Bill Lapschies and his family have a lot to celebrate this year. The Oregon veteran has recovered from Covid-19 and he just celebrated his 104th birthday.
Visitors aren’t allowed inside the Edward C. Allworth Veterans’ Home in Lebanon because of statewide restrictions, but they were able to have a small celebration outside.
Staff brought him out to a patio in a wheelchair on Wednesday and put a blanket and a flag-covered quilt in his lap. His loved ones held signs, waved and blew kisses from a safe distance.
His daughter Carolee Brown told CNN affiliate KOIN that this wasn’t how they had planned to celebrate his big day.
“We celebrated his 101 and had over 200 people. So trying to keep our social distancing and do what Governor [Kate] Brown has asked us to do,” she told KOIN. “But we’re so thrilled he’s recovered from this and we just had to do something for him.”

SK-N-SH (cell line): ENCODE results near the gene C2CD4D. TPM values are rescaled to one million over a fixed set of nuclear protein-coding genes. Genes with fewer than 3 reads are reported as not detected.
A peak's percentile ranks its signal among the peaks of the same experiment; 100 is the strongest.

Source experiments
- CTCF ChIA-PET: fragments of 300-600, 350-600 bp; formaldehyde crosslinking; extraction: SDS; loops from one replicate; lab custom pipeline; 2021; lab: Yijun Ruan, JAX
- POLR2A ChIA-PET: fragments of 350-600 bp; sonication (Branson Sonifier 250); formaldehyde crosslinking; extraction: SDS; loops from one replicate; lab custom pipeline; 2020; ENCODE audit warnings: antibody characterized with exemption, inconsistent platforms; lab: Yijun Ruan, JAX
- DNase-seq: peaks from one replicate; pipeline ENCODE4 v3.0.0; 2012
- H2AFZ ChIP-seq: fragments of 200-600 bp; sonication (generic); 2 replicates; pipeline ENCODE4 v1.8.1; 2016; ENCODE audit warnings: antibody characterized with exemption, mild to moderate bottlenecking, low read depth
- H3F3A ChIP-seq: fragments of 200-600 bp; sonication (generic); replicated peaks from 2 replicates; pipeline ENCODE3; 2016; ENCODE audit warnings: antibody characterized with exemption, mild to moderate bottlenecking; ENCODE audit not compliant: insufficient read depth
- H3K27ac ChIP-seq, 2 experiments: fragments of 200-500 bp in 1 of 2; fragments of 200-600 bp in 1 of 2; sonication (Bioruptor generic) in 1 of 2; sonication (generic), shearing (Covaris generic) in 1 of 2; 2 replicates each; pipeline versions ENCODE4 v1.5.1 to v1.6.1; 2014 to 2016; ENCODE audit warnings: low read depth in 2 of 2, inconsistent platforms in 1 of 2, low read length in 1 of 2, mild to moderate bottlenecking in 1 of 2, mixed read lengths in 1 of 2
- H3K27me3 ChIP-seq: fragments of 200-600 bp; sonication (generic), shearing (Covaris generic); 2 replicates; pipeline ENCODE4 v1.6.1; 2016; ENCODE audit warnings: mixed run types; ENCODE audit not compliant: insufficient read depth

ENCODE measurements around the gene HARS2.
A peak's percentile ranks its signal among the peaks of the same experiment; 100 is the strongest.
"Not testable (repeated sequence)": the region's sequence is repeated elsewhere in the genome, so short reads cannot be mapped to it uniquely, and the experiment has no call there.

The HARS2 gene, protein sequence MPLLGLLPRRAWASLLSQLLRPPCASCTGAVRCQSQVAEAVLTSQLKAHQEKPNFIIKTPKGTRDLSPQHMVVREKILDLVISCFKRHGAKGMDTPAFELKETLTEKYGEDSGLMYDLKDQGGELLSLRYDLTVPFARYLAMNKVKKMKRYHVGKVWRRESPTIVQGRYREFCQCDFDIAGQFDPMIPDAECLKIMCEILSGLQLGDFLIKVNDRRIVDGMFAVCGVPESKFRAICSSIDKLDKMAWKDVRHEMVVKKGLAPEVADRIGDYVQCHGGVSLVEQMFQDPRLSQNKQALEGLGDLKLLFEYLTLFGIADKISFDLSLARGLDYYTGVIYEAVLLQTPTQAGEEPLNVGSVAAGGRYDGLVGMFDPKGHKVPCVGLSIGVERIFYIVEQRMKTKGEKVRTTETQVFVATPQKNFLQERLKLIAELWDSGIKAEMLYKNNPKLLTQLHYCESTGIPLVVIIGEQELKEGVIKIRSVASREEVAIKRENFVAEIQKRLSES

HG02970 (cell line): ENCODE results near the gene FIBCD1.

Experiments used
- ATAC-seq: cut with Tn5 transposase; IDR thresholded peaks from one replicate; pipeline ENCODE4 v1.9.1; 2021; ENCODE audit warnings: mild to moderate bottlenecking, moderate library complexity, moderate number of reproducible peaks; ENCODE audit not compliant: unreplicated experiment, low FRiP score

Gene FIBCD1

The governor sent birthday wishes on Facebook.
Lapschies was kept isolated in his room after he started showing symptoms on March 5, and his daughter told KOIN that he got “very, very sick.”
“It seemed like he just made this wonderful recovery,” Brown said. “We were, like, shocked that he was kind of sitting in his wheelchair waving at us through the window and we were like, ‘He’s gonna make it!’ “
The family said they are grateful to the staff for the kindness and care showed to Lapschies while he recovered.
Son-in-law Jim Brown told KOIN that Lapschies is “pretty resilient” and had survived the Spanish Flu and the Great Depression. He was stationed in the Aleutian Islands of Alaska during World War II.
When asked how he felt about turning 104, Lapschies said, “Pretty good. I made it. Good for a few more.”
His family told KOIN that they were looking forward to celebrating his 105th birthday – and to the time when they’ll be able to take him for drives and give him big hugs.
“His smile, I wish you could have seen it, that mask covers it, but his smile is absolutely contagious,” granddaughter Jamie Yutzie told KOIN.
They also hoped that his recovery will give hope to other people with coronavirus.